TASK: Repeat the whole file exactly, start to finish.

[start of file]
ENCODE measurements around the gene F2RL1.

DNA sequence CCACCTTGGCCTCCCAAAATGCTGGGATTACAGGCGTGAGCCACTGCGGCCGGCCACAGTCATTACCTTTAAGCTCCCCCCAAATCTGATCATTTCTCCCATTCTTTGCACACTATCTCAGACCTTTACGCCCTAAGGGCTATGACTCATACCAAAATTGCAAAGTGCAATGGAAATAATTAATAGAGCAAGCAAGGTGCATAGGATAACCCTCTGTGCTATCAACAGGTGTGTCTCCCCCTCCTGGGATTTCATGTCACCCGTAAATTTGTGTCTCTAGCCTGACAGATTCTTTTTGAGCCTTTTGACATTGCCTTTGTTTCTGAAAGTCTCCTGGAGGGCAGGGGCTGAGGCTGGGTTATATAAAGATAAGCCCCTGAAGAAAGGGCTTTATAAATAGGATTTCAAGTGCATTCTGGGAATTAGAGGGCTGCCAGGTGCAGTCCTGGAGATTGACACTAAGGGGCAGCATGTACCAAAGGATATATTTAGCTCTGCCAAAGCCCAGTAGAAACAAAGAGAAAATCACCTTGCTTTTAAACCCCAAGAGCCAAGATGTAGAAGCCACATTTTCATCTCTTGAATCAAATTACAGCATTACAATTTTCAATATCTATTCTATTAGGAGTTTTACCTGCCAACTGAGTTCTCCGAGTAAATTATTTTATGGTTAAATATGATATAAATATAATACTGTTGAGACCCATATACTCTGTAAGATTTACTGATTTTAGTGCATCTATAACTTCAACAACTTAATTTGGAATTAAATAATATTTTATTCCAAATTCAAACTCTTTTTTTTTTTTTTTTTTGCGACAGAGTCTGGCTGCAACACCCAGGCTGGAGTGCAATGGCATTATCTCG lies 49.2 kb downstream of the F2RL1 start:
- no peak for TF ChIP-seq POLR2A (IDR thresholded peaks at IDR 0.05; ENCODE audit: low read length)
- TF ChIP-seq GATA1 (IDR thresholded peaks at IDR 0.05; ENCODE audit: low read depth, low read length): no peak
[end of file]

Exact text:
ENCODE measurements around the gene F2RL1.

DNA sequence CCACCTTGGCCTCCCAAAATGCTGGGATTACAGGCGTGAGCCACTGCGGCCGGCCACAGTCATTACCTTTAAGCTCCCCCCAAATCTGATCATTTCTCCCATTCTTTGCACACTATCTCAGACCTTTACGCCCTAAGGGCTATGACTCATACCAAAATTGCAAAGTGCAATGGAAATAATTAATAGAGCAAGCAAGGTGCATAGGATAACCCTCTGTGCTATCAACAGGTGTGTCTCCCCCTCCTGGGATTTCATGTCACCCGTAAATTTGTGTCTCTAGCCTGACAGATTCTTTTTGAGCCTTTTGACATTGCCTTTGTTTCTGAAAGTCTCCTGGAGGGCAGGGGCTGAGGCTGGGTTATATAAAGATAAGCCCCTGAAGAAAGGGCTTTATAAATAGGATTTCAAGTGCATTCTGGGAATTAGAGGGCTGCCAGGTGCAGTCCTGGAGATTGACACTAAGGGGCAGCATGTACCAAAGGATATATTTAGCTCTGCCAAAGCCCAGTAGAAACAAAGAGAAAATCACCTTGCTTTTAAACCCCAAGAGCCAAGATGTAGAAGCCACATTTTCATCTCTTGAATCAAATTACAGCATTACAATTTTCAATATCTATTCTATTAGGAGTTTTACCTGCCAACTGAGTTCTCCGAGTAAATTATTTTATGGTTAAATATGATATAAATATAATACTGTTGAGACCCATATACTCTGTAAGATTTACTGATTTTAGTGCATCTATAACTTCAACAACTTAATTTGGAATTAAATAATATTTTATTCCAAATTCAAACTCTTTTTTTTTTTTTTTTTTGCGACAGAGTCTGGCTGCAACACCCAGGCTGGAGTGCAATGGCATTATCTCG lies 49.2 kb downstream of the F2RL1 start:
- no peak for TF ChIP-seq POLR2A (IDR thresholded peaks at IDR 0.05; ENCODE audit: low read length)
- TF ChIP-seq GATA1 (IDR thresholded peaks at IDR 0.05; ENCODE audit: low read depth, low read length): no peak